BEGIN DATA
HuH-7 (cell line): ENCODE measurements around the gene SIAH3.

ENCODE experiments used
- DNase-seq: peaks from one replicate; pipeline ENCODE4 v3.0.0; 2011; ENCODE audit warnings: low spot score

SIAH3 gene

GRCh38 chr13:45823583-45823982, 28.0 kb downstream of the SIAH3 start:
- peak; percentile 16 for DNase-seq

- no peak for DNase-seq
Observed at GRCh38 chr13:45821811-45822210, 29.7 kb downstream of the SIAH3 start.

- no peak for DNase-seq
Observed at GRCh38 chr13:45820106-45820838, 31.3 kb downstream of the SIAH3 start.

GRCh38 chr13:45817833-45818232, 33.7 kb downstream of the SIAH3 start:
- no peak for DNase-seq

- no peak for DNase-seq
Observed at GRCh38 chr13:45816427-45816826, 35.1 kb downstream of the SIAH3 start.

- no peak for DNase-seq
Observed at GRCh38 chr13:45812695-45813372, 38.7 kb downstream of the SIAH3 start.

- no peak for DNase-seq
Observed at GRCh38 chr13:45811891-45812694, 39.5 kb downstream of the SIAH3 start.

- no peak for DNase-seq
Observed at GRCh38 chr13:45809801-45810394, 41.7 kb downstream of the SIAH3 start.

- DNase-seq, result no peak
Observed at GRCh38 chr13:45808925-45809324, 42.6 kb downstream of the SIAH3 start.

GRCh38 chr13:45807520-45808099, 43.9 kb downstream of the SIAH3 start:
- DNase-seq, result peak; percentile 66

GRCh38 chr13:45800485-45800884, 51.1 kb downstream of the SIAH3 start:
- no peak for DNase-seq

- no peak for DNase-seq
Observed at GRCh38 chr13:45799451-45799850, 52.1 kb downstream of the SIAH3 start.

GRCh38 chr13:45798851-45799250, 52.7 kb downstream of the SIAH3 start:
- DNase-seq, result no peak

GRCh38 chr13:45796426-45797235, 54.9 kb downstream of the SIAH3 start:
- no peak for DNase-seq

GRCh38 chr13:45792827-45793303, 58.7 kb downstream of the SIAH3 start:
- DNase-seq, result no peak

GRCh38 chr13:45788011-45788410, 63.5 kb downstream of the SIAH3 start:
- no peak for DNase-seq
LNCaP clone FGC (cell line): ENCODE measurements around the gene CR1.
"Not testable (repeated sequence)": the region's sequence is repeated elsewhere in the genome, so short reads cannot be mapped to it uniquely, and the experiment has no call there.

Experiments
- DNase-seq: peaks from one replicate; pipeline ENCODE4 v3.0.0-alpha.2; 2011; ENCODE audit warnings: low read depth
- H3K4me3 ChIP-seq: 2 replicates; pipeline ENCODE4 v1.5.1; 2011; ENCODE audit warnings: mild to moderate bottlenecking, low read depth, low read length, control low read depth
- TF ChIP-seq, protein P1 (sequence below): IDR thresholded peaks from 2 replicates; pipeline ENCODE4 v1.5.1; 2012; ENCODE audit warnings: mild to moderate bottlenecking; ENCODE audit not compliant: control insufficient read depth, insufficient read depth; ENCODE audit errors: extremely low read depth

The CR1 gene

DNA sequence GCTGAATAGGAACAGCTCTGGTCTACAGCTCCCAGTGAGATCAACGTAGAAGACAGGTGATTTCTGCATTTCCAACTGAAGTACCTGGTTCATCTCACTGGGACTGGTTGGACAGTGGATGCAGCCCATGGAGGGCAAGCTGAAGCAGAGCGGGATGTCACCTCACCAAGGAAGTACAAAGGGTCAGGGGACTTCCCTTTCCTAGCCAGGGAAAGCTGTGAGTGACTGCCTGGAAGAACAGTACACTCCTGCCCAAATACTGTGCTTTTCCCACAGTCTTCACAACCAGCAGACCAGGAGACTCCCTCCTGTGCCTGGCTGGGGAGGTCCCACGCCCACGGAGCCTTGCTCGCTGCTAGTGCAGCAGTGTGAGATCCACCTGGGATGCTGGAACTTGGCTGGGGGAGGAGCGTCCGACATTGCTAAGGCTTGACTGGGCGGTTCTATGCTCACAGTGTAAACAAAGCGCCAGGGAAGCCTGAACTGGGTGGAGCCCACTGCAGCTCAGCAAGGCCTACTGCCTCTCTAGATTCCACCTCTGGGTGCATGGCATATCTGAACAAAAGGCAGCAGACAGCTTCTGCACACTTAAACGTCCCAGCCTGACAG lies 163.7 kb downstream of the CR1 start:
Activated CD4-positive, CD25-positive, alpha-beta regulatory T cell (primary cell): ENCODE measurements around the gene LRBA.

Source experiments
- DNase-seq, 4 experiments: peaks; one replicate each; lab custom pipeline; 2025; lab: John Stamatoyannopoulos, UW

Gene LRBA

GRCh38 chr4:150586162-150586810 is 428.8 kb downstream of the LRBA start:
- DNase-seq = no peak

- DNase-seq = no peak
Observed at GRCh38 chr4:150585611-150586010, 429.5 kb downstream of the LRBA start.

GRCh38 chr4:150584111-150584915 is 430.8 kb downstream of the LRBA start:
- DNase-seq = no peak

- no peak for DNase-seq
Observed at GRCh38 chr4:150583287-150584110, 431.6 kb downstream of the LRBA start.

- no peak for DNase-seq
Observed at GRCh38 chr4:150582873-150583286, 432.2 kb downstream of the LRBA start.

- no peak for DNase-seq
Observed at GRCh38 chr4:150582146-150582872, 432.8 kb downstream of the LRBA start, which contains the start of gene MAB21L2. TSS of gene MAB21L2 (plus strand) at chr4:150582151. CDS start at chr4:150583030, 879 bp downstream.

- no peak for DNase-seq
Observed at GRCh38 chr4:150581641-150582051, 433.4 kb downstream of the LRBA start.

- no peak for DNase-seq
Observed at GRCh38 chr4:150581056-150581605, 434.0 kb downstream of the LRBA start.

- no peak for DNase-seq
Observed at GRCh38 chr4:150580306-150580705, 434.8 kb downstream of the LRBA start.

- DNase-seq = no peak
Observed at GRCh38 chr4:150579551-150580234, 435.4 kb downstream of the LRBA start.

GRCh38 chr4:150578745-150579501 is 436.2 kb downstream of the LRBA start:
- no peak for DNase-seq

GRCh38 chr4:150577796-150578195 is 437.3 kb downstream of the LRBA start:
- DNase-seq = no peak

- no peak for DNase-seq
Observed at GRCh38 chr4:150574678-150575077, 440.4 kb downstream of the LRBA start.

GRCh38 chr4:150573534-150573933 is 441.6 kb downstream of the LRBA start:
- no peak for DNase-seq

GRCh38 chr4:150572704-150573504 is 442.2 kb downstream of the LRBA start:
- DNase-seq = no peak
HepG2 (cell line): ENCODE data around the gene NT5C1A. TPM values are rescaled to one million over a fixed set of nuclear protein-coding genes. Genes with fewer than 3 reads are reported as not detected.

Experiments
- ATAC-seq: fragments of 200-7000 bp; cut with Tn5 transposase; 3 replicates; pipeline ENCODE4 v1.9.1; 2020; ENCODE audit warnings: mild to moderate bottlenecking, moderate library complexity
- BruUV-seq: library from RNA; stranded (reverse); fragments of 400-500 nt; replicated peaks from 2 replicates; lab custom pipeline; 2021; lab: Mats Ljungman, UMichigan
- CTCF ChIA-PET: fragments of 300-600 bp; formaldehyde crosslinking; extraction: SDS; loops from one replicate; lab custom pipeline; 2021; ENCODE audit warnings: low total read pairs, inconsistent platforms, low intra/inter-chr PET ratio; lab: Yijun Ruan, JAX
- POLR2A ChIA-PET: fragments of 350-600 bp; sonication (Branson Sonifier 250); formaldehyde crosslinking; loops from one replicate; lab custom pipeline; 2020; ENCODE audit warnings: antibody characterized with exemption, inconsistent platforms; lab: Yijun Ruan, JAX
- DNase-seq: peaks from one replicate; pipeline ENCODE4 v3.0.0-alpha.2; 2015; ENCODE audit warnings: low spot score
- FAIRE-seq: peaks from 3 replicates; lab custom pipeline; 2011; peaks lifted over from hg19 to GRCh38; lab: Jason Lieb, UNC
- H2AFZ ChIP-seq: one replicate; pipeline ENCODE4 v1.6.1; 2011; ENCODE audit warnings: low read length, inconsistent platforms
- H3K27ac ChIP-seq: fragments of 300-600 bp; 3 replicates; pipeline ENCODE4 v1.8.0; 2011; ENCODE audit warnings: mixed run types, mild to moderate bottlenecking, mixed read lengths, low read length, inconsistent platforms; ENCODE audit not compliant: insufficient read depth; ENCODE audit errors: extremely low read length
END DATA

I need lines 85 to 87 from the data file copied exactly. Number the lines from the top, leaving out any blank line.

- DNase-seq: peaks from one replicate; pipeline ENCODE4 v3.0.0-alpha.2; 2015; ENCODE audit warnings: low spot score
- FAIRE-seq: peaks from 3 replicates; lab custom pipeline; 2011; peaks lifted over from hg19 to GRCh38; lab: Jason Lieb, UNC
- H2AFZ ChIP-seq: one replicate; pipeline ENCODE4 v1.6.1; 2011; ENCODE audit warnings: low read length, inconsistent platforms